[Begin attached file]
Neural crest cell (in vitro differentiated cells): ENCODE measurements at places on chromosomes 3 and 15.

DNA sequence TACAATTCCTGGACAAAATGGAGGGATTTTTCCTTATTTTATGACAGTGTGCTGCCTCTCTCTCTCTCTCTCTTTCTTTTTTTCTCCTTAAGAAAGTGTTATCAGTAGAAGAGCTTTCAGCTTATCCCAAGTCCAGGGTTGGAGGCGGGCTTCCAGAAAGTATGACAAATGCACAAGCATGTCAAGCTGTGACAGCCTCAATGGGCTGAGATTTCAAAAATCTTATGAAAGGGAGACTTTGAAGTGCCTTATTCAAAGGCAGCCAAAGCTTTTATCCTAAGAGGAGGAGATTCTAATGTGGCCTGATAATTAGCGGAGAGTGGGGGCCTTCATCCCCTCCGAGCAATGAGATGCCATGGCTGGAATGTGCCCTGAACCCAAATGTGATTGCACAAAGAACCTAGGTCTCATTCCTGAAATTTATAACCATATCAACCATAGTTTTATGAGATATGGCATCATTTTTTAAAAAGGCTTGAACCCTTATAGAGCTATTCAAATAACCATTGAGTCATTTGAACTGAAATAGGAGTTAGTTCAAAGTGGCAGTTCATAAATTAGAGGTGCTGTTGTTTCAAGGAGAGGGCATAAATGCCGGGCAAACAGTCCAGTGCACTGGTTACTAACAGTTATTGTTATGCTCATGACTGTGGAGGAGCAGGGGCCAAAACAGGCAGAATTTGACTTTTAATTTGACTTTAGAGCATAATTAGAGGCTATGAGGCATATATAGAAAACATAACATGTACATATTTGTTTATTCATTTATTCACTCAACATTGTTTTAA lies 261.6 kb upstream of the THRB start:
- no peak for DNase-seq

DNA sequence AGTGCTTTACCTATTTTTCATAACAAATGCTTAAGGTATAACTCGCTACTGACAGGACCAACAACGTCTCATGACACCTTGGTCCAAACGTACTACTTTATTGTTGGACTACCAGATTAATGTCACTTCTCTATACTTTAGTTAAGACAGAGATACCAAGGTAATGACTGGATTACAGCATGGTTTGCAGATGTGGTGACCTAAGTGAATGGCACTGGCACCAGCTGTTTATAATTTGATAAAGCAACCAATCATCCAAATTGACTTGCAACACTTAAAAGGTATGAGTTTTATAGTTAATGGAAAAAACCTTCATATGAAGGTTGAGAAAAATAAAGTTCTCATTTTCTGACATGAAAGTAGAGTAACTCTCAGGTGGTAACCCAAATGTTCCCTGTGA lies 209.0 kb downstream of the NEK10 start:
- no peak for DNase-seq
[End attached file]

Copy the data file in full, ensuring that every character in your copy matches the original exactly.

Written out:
Neural crest cell (in vitro differentiated cells): ENCODE measurements at places on chromosomes 3 and 15.

DNA sequence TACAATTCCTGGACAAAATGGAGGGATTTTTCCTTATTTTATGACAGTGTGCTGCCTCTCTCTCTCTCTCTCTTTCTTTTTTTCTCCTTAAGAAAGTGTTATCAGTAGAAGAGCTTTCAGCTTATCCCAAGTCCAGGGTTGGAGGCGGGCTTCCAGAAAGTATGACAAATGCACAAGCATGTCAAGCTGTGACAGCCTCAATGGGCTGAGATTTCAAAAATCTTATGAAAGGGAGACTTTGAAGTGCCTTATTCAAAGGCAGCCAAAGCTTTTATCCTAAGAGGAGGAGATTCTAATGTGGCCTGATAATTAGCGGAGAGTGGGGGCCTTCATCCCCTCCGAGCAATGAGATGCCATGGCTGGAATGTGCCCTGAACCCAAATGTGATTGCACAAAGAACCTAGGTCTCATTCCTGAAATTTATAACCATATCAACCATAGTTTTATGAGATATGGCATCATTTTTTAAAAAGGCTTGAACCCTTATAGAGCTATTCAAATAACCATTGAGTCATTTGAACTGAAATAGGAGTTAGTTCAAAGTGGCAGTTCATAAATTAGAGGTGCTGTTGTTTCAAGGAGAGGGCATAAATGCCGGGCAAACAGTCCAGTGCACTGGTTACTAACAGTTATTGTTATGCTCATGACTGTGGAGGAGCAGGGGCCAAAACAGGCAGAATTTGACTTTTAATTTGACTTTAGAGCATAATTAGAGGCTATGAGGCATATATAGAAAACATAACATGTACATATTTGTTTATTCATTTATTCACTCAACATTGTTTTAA lies 261.6 kb upstream of the THRB start:
- no peak for DNase-seq

DNA sequence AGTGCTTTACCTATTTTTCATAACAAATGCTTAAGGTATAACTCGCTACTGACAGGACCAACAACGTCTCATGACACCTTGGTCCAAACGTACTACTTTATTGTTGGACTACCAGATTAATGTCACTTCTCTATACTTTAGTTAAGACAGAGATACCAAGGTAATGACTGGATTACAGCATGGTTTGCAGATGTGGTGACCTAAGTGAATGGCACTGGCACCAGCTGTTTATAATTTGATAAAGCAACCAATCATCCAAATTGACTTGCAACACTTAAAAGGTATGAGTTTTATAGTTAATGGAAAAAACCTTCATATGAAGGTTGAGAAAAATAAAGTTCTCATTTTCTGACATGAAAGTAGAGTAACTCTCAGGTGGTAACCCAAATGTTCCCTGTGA lies 209.0 kb downstream of the NEK10 start:
- no peak for DNase-seq